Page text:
June is a month ablaze with color and love, as we celebrate Pride Month across the globe. To kickstart our celebration at Ward Law LLC, we sat down for a heartfelt and enlightening conversation with our Billing Coordinator, Alisha Gasper. As a proud member of the LGBTQ+ community, Alisha is no stranger to the importance of this month, the conversations it sparks, and the celebrations that resonate with a history of courage, acceptance, and love. Take a look at our conversation below!
What does Pride Month mean to you personally?
I celebrate my family – I am so proud of who I am and the life that I have built for myself. I have an amazing wife and a super cool 2-year-old son who both make me incredibly happy.
Pride is also a time to celebrate who we are as a community and to educate others on LGBTQ+ history and current events. So many people have no idea what is going on in the country, let alone how we got to this point in time. For instance, according to the ACLU, there are currently a record 491 anti-LGBTQ+ bills in state legislatures across the country – not all will become law, but they are all meant to cause harm. This is another reminder to stay vigilant and to VOTE.
How do you celebrate Pride Month?
I spend time with my family and friends, we go to some parades (my son loves all the color and the energy). I try doubly as hard to support queer owned businesses (of course I support them the rest of the year, too). It is a time for the LGBTQ+ community to come together and be purely joyous in ourselves, to feed off each other’s positive energy, and to celebrate everything that makes us us.
What steps do you think need to be taken to promote greater inclusivity in the workplace?
There are many steps that can be taken to promote and create a more inclusive environment for LGBTQ+ people. Include LGBTQ+ policies as part of your Equality and Diversity policy. Offer LGBTQ+ training to employees as part of your DE&I practices – it gives people a place to learn and ask questions in a safe environment. List your pronouns where appropriate, like your email signature. Foster a culture of being open, compassionate and accepting, understanding that identity is complex and not everyone fits into a nice, neat box.
How can allies better support their LGBTQ+ colleagues in the workplace?
One of the easiest things I would say to do is to not make any assumptions. LGTBQ+ people have to come out over and over in our lives in so many ways – if you present as a woman and wear a wedding ring, some people assume you have a husband and ask his name, not allowing for the fact that “he” might be a “she”. Do you lie? Correct them? Either way now you are put in a position to out yourself. If you are male presenting, people assume your pronouns are he/him/his but the person might prefer they/them/their – one never knows and that’s my point. Try to approach a situation using gender-neutral language when speaking to or about someone you have just met, until you ask or are told what pronouns to use, or until the person feels comfortable enough to share personal details about their life.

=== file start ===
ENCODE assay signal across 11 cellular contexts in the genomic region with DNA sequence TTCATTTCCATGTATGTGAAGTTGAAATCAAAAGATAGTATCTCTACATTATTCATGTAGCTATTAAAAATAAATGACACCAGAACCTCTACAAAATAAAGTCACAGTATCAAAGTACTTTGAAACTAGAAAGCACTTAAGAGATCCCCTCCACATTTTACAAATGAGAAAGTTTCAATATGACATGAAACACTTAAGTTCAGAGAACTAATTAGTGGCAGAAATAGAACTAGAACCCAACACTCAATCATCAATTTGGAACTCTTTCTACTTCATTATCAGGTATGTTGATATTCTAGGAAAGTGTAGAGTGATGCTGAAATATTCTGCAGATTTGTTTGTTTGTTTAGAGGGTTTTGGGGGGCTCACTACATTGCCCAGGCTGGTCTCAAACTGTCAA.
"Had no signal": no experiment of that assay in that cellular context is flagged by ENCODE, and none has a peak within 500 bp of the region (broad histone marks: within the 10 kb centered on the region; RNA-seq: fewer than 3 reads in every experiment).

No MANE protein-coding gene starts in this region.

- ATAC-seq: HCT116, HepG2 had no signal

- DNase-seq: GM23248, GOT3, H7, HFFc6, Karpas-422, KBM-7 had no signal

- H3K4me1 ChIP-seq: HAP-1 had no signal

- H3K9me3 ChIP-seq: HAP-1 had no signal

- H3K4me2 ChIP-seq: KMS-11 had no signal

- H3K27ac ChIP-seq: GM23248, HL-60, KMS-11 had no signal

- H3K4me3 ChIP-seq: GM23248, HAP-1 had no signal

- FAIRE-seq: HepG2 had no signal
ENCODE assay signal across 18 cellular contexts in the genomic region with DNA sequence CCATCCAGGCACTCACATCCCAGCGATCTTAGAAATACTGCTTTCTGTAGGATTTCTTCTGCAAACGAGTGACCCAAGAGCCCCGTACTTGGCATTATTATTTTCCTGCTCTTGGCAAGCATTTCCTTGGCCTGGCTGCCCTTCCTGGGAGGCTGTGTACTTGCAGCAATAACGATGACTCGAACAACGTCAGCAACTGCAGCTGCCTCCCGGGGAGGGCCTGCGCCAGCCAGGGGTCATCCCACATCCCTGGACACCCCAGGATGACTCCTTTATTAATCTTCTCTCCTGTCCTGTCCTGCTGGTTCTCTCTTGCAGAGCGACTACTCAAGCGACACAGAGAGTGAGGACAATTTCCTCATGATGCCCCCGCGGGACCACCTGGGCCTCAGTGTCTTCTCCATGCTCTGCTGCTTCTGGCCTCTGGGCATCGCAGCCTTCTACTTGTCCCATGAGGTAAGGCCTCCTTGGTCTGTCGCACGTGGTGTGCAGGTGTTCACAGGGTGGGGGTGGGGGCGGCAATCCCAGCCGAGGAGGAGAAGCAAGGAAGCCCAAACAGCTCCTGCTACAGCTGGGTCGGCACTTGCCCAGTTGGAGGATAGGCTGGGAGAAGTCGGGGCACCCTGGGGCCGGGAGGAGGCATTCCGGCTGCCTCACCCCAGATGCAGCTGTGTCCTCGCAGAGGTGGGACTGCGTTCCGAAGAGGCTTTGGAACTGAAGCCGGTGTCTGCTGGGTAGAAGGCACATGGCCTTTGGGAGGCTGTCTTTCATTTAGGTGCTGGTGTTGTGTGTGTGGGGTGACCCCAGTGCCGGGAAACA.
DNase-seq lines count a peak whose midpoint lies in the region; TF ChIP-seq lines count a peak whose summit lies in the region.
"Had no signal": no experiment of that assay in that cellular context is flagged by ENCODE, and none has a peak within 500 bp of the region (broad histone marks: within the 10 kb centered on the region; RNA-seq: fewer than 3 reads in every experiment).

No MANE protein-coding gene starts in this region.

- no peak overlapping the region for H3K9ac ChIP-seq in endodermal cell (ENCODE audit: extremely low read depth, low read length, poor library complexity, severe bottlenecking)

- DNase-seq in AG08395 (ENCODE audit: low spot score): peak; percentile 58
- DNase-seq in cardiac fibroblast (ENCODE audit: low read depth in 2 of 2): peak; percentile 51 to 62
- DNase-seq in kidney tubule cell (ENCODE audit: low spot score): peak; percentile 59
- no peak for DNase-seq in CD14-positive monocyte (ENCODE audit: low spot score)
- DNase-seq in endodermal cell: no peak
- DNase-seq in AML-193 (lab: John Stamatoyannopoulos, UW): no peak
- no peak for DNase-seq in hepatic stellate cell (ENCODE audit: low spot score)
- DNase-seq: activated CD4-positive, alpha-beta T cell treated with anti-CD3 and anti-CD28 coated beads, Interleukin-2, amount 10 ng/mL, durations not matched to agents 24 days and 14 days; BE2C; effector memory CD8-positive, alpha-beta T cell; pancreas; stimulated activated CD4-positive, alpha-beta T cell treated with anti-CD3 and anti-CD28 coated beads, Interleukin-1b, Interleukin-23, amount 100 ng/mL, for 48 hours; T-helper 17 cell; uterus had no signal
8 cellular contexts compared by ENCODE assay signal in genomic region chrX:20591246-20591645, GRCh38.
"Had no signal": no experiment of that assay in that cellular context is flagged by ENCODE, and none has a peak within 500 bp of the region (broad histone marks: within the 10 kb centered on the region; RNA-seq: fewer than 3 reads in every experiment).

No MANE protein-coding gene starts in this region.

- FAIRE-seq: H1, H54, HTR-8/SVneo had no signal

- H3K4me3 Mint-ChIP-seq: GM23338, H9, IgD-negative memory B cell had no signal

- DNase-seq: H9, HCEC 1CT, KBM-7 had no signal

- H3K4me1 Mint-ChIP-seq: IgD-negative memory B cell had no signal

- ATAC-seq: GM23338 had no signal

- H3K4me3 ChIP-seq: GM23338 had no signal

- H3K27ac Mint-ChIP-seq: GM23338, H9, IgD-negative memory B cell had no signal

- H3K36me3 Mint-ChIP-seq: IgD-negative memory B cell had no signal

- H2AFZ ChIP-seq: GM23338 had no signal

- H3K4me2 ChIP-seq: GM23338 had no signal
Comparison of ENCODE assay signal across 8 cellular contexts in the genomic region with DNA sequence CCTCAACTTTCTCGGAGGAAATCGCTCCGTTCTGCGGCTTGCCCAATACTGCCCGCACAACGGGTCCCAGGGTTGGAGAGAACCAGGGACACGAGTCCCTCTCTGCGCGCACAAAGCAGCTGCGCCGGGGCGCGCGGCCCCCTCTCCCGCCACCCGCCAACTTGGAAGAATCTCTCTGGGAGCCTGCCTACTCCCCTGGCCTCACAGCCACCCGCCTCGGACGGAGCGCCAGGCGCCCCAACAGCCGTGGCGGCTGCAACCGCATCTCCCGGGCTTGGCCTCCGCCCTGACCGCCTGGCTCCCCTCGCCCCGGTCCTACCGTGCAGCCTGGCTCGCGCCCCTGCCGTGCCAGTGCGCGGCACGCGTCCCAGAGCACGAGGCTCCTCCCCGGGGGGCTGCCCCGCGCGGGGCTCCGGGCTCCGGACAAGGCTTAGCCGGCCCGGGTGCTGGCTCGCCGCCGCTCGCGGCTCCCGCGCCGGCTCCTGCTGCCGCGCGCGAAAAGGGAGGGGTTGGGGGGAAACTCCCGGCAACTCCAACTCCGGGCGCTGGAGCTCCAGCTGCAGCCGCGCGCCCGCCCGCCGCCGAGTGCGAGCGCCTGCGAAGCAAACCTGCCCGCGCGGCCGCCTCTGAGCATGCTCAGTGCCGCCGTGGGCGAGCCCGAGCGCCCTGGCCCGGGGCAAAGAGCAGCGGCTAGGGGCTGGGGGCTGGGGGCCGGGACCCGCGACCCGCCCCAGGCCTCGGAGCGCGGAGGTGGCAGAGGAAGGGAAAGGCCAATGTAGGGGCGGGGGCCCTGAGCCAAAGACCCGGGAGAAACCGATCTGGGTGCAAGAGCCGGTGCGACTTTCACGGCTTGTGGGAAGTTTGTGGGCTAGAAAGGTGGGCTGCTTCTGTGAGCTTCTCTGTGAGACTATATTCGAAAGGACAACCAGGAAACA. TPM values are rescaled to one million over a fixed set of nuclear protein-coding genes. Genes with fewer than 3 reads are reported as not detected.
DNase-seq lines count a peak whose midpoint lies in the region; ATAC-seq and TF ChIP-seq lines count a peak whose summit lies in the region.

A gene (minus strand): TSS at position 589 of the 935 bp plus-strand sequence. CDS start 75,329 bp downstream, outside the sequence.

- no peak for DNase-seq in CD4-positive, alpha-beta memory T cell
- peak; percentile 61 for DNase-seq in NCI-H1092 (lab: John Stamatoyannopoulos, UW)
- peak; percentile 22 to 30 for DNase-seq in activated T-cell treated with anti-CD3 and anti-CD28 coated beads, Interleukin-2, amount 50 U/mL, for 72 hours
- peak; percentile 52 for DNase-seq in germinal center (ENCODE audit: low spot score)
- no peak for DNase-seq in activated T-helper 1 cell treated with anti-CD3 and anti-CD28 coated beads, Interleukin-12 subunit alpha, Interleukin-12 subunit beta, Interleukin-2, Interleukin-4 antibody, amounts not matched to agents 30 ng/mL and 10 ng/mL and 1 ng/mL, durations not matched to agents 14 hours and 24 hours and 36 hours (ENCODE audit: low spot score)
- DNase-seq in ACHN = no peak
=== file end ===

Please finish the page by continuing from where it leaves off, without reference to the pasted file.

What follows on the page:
If you could have a conversation with your younger self, what would you tell them about the journey ahead?
Get ready lady, you’re about to make a lot of mistakes and there will be things you regret later in life. But you will embark on a soul-changing journey and find the person you are meant to be. It’s going to be exciting and heartbreaking and wild. You will make so many amazing friends but lose some others. You’ll learn what is important in life and what truly matters. More importantly, you’ll learn what doesn’t matter. You’re going to cry and laugh and scream, you’ll feel the burning heat of bigotry and misogyny, and the gentle embrace of love and acceptance and peace. You never know what life has in store but stay true to yourself and everything will turn out exactly as it should.
How do you handle moments of bias or misunderstanding about your queer identity in a professional context?
I’ve had to handle it many times over the years. Each time I start a new job, I decide what I’m comfortable revealing and want to keep private. For me, it’s hard not to talk about my personal life at work – you make friends and want to share what you did over the weekend or how your kid said a new word. I have been lucky and have not had to deal with much bias, but I have had many misunderstandings about who I am. I let it roll off me and set the person straight (so to speak); visibility is important and the more that people see LGBTQ+ people are just like them, the more “normalized” we become. The goal is to build understanding and compassion.
This Pride Month, let’s celebrate with Alisha, learn from her experiences, and work to create an environment of acceptance and love. Happy Pride!